Symposium: Producing (Im)Mobilities: Do States Create Vulnerabilities?

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Keynote abstracts

Professor Nicholas De Genova: The Convulsive European Space of Mobilities

How might the primacy, autonomy, and subjectivity of human mobility on a global (transnational, intercontinental, cross-border) scale instructively problematize our very sense of what is at stake intellectually and politically in the work of postcolonial cultural critique? One key area of concern is the largely unexamined methodological sedentarism and the civic (if not identitarian) nativism that commonly plague the study of migration and refugee movements. There has been an unrelenting proliferation of official discourses of “crisis” and “emergency” over the last several years, including but not at all restricted to the dominant discursive formation that has arisen from the confrontation between the sovereign powers of Europe and migrant and refugee movements across the borders of “Europe.” Uncritical research in migration studies often recapitulates this beleaguered sensibility of a Europe besieged and wracked by a putative “migrant crisis.” Between an asylum system predicated upon suspicion and a border regime ever increasingly dedicated to the intensifying the purview of detention and deportation, on the one hand, and the increasing virulence of anti-immigrant racist populist movements, on the other, Europe — rather than a space of refuge or freedom — has become a space of rejection for most migrants and refugees. This dialectic of autonomous human mobilities and the forces arrayed to alternately govern, discipline, punish, and repel them render Europe a convulsive space, a space of convulsions. Nonetheless, alarmist reactions to an ostensible “migrant” or “refugee crisis” in Europe have lent an unprecedented prominence to the veritable and undeniable autonomy of (transnational, cross-border) migrant and refugee mobilities, replete with their heterogeneity of insistent, disobedient, and incorrigible practices of appropriating mobility and making claims to space.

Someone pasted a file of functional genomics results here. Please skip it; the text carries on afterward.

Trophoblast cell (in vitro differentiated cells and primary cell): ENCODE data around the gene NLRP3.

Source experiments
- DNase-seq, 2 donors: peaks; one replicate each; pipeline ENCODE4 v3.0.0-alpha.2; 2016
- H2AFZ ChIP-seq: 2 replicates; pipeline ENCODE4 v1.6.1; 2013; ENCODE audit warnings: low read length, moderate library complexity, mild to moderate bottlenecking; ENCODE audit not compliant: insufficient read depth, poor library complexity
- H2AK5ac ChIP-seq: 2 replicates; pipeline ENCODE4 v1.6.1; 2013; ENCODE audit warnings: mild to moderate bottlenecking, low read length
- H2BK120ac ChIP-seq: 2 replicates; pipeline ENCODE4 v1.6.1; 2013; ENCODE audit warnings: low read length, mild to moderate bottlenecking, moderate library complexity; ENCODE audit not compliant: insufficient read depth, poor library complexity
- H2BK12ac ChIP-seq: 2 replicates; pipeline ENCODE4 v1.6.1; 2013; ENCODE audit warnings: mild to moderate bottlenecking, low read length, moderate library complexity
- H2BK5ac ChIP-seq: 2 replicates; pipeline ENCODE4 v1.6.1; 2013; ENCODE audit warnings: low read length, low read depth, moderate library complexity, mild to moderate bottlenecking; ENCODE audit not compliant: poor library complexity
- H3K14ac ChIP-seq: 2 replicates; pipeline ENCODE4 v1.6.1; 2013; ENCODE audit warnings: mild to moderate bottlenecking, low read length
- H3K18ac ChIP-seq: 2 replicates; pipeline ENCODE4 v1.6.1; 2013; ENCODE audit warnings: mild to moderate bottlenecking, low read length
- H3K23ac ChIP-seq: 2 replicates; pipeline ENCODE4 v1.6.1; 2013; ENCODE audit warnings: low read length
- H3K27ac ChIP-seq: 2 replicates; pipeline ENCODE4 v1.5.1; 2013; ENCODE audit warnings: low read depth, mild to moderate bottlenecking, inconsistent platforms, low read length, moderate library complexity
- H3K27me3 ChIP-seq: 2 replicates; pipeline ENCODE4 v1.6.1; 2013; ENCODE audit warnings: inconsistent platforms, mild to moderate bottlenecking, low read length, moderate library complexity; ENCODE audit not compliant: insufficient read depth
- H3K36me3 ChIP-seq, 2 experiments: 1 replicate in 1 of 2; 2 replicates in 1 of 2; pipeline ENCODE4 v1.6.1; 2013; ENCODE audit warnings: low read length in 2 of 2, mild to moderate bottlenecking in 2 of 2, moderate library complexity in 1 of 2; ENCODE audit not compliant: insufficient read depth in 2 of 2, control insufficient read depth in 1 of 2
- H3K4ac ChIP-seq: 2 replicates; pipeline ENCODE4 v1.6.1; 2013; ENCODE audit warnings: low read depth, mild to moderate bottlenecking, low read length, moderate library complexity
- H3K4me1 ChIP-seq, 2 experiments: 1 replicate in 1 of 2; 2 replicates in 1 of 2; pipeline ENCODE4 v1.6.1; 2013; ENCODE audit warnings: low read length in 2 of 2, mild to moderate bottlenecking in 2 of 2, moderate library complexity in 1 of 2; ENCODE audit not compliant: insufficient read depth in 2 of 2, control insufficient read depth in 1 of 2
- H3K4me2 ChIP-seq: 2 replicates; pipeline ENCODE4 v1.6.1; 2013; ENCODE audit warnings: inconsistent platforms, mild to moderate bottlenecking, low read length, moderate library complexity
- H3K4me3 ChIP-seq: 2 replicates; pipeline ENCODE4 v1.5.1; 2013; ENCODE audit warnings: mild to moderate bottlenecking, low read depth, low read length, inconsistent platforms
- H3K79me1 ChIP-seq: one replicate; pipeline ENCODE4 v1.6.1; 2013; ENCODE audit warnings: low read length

Dr. Jill Alpes: Immobility Through Returns? Vulnerabilities of Migrants after Deportation and Assisted Return in Mali, Niger and Nigeria

This presentation focuses on post-return challenges and protection issues. This focus connects with ongoing debates on return and reintegration packages. The underlying assumption of actors and scholars in this field is that return programs and reintegration packages are effective if they lead to sustainable reintegration. Aimed at cross-country comparability, evaluations and studies in this field start with pre-given definitions of integration and sustainability. This presentation explores post-return challenges and protection issues for deportees from Europe and returnees from Libya in respectively Niger, Nigeria and Mali. In particular, the paper will explore how post-return challenges and protection issues compare with people’s situation before the initial emigration project, as well as which post-return challenges and protection issues cannot be addressed through changes in return and reintegration support packages. The presentation is based on semi-guided open-ended qualitative interviews with returnees from Libya and deportees from Europe. This presentation closes with a discussion of how the voices and experiences of returnees and deportees challenge assumptions in the policy debate, as well as approaches to protect and support them after return.

 

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